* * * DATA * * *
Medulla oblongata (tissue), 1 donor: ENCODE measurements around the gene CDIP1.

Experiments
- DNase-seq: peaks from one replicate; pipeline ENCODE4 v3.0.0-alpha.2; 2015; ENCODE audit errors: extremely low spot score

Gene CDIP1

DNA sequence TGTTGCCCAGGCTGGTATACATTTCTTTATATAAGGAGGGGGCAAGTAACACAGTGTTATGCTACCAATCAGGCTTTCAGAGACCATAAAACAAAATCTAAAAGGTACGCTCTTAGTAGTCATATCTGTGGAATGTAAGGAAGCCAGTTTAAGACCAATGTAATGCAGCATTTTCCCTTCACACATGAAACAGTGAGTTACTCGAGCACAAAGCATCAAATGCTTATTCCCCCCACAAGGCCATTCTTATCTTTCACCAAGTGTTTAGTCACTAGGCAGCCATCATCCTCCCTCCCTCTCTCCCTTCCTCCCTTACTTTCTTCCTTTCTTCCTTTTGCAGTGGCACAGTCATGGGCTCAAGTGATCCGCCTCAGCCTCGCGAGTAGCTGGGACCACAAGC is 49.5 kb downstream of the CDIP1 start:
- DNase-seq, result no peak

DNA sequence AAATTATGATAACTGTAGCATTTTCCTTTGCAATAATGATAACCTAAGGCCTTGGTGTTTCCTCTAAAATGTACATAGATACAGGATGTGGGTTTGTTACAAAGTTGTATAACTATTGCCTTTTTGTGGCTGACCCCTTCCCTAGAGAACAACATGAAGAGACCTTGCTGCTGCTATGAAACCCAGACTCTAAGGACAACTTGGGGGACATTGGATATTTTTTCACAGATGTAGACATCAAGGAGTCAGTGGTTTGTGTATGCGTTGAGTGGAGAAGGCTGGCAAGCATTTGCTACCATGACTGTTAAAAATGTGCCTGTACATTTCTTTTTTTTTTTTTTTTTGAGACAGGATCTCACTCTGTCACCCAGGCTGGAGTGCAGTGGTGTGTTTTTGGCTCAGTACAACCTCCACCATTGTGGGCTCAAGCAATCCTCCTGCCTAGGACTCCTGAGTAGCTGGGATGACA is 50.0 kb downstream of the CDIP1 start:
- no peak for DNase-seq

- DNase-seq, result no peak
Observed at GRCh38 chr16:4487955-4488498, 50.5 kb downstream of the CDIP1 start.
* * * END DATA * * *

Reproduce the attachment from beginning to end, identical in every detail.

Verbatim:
Medulla oblongata (tissue), 1 donor: ENCODE measurements around the gene CDIP1.

Experiments
- DNase-seq: peaks from one replicate; pipeline ENCODE4 v3.0.0-alpha.2; 2015; ENCODE audit errors: extremely low spot score

Gene CDIP1

DNA sequence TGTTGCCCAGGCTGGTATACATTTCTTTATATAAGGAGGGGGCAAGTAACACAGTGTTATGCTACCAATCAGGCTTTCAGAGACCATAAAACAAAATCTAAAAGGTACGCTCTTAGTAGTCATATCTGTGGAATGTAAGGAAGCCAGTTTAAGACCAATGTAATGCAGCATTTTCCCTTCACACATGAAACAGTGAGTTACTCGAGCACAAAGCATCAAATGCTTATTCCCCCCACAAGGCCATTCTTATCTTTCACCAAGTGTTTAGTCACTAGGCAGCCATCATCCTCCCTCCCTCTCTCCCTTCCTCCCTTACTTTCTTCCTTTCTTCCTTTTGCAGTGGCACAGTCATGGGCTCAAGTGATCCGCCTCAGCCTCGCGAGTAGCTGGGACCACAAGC is 49.5 kb downstream of the CDIP1 start:
- DNase-seq, result no peak

DNA sequence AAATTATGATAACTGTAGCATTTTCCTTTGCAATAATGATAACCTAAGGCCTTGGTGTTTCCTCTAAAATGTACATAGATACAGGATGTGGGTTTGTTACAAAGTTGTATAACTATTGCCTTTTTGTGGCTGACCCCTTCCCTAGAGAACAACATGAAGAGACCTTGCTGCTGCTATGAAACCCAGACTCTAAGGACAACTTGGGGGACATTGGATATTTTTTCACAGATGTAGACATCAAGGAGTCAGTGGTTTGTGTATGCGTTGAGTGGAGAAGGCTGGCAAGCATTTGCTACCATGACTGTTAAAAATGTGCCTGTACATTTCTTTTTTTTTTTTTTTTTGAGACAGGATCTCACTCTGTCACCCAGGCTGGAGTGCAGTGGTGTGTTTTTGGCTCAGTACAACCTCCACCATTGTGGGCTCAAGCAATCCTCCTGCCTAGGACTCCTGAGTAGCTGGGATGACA is 50.0 kb downstream of the CDIP1 start:
- no peak for DNase-seq

- DNase-seq, result no peak
Observed at GRCh38 chr16:4487955-4488498, 50.5 kb downstream of the CDIP1 start.